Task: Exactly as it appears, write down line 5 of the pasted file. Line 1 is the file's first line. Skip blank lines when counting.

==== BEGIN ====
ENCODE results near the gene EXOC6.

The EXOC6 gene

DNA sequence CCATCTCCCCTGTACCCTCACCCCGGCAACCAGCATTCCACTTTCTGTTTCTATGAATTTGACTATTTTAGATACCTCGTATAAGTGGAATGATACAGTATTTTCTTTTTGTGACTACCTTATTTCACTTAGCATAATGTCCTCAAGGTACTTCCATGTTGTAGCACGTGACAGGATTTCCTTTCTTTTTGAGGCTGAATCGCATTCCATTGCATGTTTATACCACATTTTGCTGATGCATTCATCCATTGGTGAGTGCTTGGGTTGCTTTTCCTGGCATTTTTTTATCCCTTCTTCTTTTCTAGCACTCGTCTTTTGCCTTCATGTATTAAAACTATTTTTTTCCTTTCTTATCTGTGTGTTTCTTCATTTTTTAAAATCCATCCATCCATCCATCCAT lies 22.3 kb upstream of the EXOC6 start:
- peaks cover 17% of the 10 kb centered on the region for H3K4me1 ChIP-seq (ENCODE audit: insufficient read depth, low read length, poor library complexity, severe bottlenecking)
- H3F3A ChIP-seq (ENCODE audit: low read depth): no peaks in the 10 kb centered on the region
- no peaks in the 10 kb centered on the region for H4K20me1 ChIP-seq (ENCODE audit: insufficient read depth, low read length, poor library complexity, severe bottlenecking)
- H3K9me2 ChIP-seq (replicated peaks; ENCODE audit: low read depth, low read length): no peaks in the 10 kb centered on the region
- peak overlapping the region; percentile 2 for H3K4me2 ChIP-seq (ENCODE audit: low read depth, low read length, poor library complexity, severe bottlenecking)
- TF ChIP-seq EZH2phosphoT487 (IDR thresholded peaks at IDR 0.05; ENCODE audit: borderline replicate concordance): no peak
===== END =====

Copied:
- H3F3A ChIP-seq (ENCODE audit: low read depth): no peaks in the 10 kb centered on the region